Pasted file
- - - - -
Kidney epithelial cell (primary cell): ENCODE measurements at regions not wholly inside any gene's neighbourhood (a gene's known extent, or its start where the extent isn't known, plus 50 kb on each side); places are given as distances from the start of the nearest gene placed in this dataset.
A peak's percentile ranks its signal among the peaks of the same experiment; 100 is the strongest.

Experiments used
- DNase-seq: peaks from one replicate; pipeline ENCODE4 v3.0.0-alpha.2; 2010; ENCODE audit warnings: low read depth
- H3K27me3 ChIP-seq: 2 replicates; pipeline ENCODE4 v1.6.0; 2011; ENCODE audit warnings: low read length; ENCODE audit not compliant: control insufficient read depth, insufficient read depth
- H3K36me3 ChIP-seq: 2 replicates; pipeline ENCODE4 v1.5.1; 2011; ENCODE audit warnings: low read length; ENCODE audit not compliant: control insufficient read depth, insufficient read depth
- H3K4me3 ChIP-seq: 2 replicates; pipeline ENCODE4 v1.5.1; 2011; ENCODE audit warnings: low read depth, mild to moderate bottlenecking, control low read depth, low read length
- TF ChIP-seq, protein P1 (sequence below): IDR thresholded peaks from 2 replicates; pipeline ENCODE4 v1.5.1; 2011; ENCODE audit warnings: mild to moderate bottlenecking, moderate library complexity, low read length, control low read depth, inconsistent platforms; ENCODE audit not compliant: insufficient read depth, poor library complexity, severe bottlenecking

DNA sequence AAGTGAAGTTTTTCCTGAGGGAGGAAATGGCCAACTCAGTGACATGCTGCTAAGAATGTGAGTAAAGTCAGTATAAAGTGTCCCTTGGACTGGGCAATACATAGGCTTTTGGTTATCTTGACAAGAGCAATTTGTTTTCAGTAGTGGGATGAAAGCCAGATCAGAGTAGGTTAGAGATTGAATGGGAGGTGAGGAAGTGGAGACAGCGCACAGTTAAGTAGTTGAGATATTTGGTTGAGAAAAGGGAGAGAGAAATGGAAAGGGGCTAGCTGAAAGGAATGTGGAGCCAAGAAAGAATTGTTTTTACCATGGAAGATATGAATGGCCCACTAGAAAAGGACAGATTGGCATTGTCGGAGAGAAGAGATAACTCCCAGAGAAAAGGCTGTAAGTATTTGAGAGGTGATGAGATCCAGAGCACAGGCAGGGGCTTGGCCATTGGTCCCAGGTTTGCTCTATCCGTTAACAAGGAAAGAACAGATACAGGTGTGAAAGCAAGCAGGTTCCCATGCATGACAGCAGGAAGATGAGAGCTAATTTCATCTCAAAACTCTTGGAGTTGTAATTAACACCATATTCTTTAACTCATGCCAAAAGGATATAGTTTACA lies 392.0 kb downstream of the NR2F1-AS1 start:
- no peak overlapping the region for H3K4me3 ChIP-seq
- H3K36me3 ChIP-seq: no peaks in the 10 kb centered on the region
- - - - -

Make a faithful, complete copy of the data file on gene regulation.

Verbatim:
Kidney epithelial cell (primary cell): ENCODE measurements at regions not wholly inside any gene's neighbourhood (a gene's known extent, or its start where the extent isn't known, plus 50 kb on each side); places are given as distances from the start of the nearest gene placed in this dataset.
A peak's percentile ranks its signal among the peaks of the same experiment; 100 is the strongest.

Experiments used
- DNase-seq: peaks from one replicate; pipeline ENCODE4 v3.0.0-alpha.2; 2010; ENCODE audit warnings: low read depth
- H3K27me3 ChIP-seq: 2 replicates; pipeline ENCODE4 v1.6.0; 2011; ENCODE audit warnings: low read length; ENCODE audit not compliant: control insufficient read depth, insufficient read depth
- H3K36me3 ChIP-seq: 2 replicates; pipeline ENCODE4 v1.5.1; 2011; ENCODE audit warnings: low read length; ENCODE audit not compliant: control insufficient read depth, insufficient read depth
- H3K4me3 ChIP-seq: 2 replicates; pipeline ENCODE4 v1.5.1; 2011; ENCODE audit warnings: low read depth, mild to moderate bottlenecking, control low read depth, low read length
- TF ChIP-seq, protein P1 (sequence below): IDR thresholded peaks from 2 replicates; pipeline ENCODE4 v1.5.1; 2011; ENCODE audit warnings: mild to moderate bottlenecking, moderate library complexity, low read length, control low read depth, inconsistent platforms; ENCODE audit not compliant: insufficient read depth, poor library complexity, severe bottlenecking

DNA sequence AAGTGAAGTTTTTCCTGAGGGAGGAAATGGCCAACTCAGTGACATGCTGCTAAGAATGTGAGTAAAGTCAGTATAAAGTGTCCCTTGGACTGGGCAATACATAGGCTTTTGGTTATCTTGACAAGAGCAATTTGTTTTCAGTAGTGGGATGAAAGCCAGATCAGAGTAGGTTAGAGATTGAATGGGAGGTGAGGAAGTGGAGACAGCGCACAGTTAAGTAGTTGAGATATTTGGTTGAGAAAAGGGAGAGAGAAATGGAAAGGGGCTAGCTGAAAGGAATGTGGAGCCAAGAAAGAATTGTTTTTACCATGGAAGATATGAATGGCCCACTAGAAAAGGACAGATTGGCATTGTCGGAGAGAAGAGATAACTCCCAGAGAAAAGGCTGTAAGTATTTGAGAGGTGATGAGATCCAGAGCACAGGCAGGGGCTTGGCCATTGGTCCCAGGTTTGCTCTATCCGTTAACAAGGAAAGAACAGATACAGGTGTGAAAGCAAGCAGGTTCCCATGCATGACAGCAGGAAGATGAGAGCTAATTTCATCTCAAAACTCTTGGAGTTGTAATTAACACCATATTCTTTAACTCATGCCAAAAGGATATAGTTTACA lies 392.0 kb downstream of the NR2F1-AS1 start:
- no peak overlapping the region for H3K4me3 ChIP-seq
- H3K36me3 ChIP-seq: no peaks in the 10 kb centered on the region